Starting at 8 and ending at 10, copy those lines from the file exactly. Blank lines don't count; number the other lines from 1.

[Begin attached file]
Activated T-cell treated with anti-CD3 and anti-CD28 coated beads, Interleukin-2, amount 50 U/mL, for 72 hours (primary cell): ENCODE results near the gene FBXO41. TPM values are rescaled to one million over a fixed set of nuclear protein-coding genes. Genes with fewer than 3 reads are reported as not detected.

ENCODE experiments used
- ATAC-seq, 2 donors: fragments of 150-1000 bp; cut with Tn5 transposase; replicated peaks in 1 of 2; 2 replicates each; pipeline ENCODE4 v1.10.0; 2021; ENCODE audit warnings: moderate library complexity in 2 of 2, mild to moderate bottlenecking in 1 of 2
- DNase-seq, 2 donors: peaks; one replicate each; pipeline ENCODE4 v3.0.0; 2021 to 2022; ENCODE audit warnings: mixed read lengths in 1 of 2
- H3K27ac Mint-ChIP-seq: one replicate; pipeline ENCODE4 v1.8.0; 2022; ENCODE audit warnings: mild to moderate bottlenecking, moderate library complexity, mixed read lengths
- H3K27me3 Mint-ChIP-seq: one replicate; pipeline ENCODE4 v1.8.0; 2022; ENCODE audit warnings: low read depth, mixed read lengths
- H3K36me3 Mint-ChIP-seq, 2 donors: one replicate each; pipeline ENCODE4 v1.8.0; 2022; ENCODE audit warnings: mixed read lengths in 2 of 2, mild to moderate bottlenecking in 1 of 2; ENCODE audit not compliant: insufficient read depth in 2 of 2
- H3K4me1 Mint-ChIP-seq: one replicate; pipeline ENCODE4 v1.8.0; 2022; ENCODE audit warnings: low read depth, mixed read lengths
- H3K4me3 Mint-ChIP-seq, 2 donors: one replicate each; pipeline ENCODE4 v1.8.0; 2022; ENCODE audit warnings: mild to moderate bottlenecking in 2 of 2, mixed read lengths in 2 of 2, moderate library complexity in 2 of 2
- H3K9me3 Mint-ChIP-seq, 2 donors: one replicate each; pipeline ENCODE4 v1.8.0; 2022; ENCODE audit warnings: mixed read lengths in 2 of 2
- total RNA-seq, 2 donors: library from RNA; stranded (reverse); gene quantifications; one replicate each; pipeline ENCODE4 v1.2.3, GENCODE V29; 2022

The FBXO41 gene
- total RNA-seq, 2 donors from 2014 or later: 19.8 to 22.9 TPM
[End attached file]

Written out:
- H3K4me1 Mint-ChIP-seq: one replicate; pipeline ENCODE4 v1.8.0; 2022; ENCODE audit warnings: low read depth, mixed read lengths
- H3K4me3 Mint-ChIP-seq, 2 donors: one replicate each; pipeline ENCODE4 v1.8.0; 2022; ENCODE audit warnings: mild to moderate bottlenecking in 2 of 2, mixed read lengths in 2 of 2, moderate library complexity in 2 of 2
- H3K9me3 Mint-ChIP-seq, 2 donors: one replicate each; pipeline ENCODE4 v1.8.0; 2022; ENCODE audit warnings: mixed read lengths in 2 of 2